The simplest formal (logical) language is the propositional calculus. This considers the logical relationships that hold between complete propositions. The language of the propositional calculus consists of an infinite number of atomic propositional variables P, Q, R, … and a set of logical connectives ¬ (“not”), & (“and”), ∨ (“or”), ⊃ (the material conditional “if … then …”), and ≡ (the bi-conditional “… if and only if …”). The set of logical connectives {¬, &, ∨, ⊃, ≡} is expressively complete for the propositional calculus, although some of the connectives are inter-definable, and smaller sets of logical connectives can also be shown to be expressively complete. A well-formed formula (wff) of the propositional calculus is any atomic propositional variable or a molecular formula built up recursively via the following formation rules:

If P is a wff, then ¬P is a wff;

If P is a wff and Q is a wff, then (P & Q) is a wff;

If P is a wff and Q is a wff, then (P ∨ Q) is a wff;

If P is a wff and Q is a wff, then (P ⊃ Q) is a wff;

If P is a wff and Q is a wff, then (P ≡ Q) is a wff;

Nothing else is a wff.

**Semantics**

An interpretation for the propositional calculus is a function that assigns to every propositional variable a truth value (either true or false). The truth values for complex, molecular formulas can then be built up compositionally via the truth tables for the logical connectives:

P Q ¬P P & Q P ∨∨ Q P ⊃⊃ Q P ≡ Q

T T F T T T T

T F F F T F F

F T T F T T F

F F T F F T T

By inspection of the truth tables, it can be seen how many of the logical connectives are inter-definable; for example, (P ⊃ Q) is equivalent to (¬P ∨ Q).

**Proof Theory**

In simple terms, a proof for a formula φ is nothing more than a list of well-formed formulas (in the relevant formal language) containing φ as the last step. To be convincing, however, each step in the proof must either consist of an initial premise whose truth is taken for granted or derived from a previous step by a transformation rule shown to be truth-preserving. The most straightforward proof theory for the propositional calculus, therefore, proceeds via the truth tables. It can be established by inspection whether there is any possible interpretation (that is, assignment of truth values) whereby one step of the proof is true but the next step is false, and thus whether the proposed transformation is necessarily truth-preserving. This method is purely mechanical and can be performed by a machine (the propositional calculus is therefore said to be decidable) but is unwieldy for longer proofs and provides little philosophical insight into the derivation.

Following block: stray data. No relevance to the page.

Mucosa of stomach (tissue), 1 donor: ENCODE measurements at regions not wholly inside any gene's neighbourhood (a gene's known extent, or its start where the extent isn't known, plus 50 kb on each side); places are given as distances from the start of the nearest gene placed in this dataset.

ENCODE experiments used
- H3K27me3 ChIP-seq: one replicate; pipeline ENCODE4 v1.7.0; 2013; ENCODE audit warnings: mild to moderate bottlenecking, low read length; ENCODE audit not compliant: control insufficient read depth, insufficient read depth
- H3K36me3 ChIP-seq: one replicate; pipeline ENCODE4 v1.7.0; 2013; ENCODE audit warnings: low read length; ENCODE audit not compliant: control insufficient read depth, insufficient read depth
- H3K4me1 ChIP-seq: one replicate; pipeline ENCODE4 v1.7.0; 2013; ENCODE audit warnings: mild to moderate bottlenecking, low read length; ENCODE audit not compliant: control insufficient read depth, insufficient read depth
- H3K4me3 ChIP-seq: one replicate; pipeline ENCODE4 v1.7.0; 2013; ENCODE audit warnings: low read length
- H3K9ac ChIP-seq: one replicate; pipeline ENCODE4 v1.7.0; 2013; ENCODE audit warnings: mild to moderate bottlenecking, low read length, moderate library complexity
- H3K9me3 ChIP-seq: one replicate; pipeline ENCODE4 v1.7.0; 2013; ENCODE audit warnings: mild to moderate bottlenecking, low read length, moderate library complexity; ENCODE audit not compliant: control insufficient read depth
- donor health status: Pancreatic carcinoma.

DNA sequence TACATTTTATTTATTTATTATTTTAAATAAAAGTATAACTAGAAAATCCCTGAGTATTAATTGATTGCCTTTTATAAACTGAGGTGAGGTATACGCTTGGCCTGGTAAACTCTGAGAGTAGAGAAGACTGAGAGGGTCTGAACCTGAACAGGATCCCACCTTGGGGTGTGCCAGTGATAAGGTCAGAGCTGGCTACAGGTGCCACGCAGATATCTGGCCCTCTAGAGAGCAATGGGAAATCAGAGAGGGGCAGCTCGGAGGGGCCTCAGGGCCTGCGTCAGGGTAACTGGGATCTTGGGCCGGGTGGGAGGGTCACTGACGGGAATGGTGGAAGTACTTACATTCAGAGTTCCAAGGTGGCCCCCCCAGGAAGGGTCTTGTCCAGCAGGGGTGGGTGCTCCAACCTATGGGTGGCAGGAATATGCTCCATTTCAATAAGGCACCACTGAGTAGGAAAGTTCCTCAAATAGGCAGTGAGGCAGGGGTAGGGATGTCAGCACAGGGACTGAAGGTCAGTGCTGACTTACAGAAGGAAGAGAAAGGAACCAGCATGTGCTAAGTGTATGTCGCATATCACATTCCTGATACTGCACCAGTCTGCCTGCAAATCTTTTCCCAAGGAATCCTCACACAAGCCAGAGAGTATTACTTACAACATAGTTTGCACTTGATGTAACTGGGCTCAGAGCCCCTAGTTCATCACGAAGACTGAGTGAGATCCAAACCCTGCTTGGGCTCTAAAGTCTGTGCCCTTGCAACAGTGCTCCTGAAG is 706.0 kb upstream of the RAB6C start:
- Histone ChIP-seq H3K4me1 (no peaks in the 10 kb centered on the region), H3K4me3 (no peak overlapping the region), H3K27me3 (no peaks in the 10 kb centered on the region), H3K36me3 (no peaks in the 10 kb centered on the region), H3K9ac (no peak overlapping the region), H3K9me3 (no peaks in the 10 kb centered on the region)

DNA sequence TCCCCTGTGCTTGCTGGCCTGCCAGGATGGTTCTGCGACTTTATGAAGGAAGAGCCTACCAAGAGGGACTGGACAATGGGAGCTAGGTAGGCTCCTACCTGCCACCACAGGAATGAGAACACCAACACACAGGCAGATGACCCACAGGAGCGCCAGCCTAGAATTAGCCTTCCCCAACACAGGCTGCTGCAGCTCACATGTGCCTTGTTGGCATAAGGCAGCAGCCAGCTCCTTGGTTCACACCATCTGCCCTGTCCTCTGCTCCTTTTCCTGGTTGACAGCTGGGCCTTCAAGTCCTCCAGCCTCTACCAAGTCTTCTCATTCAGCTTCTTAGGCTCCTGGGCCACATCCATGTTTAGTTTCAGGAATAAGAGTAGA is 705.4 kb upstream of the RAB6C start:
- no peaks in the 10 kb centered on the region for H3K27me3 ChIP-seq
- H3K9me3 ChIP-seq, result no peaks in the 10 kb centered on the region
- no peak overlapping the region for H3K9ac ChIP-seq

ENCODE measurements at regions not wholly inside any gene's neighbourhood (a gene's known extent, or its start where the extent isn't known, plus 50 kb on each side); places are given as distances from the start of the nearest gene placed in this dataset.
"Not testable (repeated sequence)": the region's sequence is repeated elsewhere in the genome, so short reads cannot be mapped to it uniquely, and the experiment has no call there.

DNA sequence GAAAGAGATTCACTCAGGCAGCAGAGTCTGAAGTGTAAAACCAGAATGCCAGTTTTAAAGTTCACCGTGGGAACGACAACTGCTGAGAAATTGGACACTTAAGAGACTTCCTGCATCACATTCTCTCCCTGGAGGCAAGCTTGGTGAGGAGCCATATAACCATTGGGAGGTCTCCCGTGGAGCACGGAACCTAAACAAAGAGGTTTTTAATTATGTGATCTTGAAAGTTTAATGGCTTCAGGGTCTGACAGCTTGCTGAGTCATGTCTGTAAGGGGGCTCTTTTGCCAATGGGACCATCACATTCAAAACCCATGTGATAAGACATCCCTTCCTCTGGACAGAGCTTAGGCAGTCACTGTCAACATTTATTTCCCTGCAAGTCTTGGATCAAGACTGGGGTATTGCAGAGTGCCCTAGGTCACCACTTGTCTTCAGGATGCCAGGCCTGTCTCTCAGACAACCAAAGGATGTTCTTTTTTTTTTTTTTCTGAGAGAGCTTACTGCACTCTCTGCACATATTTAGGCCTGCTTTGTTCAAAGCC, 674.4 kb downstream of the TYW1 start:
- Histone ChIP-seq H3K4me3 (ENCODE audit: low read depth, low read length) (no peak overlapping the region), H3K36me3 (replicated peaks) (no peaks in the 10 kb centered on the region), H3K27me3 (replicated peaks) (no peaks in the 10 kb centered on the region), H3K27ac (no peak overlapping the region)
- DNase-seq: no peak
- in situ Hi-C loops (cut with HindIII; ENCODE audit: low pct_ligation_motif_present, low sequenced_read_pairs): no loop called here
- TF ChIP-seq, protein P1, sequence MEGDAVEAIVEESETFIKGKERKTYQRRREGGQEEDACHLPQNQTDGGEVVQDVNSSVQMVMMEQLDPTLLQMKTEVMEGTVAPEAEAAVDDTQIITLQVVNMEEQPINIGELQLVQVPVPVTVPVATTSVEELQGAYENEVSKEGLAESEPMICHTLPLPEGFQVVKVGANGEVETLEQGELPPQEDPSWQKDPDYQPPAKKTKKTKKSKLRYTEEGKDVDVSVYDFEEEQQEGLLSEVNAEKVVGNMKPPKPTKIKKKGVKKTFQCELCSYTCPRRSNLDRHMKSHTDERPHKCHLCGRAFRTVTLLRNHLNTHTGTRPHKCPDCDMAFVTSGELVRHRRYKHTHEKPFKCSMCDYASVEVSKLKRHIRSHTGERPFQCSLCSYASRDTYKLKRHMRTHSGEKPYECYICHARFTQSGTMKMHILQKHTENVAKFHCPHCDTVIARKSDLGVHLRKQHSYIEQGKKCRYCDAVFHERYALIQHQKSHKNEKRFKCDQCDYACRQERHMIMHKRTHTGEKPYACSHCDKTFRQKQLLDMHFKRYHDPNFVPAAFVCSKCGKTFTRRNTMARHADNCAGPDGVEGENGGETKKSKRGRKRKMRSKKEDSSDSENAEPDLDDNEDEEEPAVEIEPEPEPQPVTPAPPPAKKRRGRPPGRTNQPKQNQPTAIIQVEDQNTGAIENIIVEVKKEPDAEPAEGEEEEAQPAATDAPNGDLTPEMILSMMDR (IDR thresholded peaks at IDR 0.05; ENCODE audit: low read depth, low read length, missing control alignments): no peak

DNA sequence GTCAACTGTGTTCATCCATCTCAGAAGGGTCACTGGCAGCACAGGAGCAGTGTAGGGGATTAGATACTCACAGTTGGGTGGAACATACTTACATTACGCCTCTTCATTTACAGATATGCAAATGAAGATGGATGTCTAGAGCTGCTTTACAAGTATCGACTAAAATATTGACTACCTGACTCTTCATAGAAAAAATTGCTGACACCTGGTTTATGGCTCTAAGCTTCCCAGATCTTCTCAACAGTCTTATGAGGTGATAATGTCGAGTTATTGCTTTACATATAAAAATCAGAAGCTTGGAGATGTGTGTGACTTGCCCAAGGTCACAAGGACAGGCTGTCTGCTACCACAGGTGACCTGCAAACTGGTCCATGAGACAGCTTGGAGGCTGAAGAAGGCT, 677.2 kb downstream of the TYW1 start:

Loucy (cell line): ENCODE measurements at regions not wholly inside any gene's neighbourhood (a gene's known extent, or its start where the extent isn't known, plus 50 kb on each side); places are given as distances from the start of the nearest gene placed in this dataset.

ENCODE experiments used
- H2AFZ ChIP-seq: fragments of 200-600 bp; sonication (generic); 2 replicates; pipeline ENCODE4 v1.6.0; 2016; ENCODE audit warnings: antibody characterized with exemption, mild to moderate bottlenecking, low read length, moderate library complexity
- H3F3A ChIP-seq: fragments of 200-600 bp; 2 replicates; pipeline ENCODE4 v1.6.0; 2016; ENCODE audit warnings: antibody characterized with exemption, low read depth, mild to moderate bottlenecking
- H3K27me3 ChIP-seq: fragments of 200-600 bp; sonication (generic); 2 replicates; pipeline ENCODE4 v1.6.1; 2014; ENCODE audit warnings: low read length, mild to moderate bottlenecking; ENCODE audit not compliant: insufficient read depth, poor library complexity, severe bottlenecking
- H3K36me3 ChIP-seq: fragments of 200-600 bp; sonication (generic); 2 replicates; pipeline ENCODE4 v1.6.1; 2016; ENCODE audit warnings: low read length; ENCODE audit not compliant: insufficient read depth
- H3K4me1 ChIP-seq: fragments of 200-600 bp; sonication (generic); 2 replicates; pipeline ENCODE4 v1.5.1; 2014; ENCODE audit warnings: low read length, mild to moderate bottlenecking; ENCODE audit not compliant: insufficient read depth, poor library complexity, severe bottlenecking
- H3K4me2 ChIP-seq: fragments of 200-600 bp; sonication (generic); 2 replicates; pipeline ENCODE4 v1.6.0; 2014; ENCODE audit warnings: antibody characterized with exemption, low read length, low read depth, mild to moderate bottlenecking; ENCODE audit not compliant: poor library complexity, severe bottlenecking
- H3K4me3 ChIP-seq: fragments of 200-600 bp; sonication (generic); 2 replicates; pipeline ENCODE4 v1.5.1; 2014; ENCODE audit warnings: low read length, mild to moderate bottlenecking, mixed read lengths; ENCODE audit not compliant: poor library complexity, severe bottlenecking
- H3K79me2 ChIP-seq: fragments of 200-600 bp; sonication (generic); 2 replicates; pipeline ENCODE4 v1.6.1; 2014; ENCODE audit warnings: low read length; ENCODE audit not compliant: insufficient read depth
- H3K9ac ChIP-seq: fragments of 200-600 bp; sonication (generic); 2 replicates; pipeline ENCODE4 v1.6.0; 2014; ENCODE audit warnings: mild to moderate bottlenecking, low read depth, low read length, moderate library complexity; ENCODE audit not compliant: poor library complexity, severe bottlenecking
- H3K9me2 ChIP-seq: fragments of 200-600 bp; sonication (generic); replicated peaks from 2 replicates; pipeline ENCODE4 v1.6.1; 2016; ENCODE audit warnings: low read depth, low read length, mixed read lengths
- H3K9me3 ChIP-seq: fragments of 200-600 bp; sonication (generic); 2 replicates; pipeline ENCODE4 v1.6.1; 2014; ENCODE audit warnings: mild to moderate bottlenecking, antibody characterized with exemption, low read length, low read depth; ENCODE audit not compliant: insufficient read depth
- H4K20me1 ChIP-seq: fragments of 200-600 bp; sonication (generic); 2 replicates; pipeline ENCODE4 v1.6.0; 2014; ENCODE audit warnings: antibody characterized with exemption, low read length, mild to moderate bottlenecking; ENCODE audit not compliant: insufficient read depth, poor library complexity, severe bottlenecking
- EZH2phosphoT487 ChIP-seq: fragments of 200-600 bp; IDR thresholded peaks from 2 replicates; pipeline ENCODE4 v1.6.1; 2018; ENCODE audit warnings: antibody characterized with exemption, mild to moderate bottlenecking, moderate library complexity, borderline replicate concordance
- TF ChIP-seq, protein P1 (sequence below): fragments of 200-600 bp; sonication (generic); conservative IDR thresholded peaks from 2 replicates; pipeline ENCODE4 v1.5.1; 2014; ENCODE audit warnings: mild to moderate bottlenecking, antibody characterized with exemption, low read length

A natural deduction system is a set of inference rules intended to produce a more

intuitive proof sequence. Any proposition φ can be introduced as an assumption at any stage of the proof and will remain an assumption of the proof unless it is later discharged. The other rules of the natural deduction system essentially provide the conditions for introducing or eliminating the logical connectives; in each case, any new formula will depend upon the same assumptions as the premises from which it is derived. Here is a concise set of natural deduction rules for the propositional calculus:

Rule of Assumption: Any proposition φ can be introduced at any stage of the proof.

Modus Ponens/Modus Tollens: Given φ and (φ ⊃ ψ), we can derive ψ; given (φ ⊃ ψ) and ¬ψ, we can derive ¬φ.

Conditional Proof: Given a proof of ψ from φ, we can derive (φ ⊃ ψ).

Double Negation Introduction and Elimination: Given φ, we can derive ¬¬φ; given ¬¬φ, we can derive φ.

&-Introduction and &-Elimination: Given φ and ψ, we can derive (φ & ψ); given (φ & ψ), we can derive both φ or ψ individually.

∨-Introduction and ∨-Elimination: Given either φ or ψ separately, we can derive (φ ∨ ψ); given (φ ∨ ψ), along with a proof of θ from φ, and a proof of θ from ψ, we can derive θ.

Reductio ad Absurdum: Given a proof of (ψ & ¬ψ) from φ, we can derive ¬φ.

In addition to capturing the intuitive meaning of the logical connectives, these rules can also be shown via the truth tables to be necessarily truth-preserving. In addition, any tautology (a logically true wff that, therefore, does not depend upon any assumptions) can also be introduced at any time, usually as a way to shorten the proof.

**Meta-Logical Results**

The propositional calculus is both sound and complete. Informally, a logical language is said to be sound if it is only possible to prove a formula that is true; that is to say, if a set of wellformed formulas X syntactically entails a formula φ, then X semantically entails φ (if X ⊢ φ, then X ⊨ φ). Similarly, a logical language is said to be complete only if every true formula also has a proof; that is to say, if a set of well formed formulas X semantically entails a formula φ, then X syntactically entails φ (if X ⊨ φ, then X ⊢ φ). Formal proofs can be provided for both results, but the idea should be intuitive: informally, given that an interpretation of the propositional calculus assigns truth values to complex formulas compositionally via the truth tables for the logical connectives, and given that the steps for any proof theory for the propositional calculus involves (truth-preserving) introduction and elimination rules for the logical connectives, it is easy to see why the propositional calculus should be both sound and complete.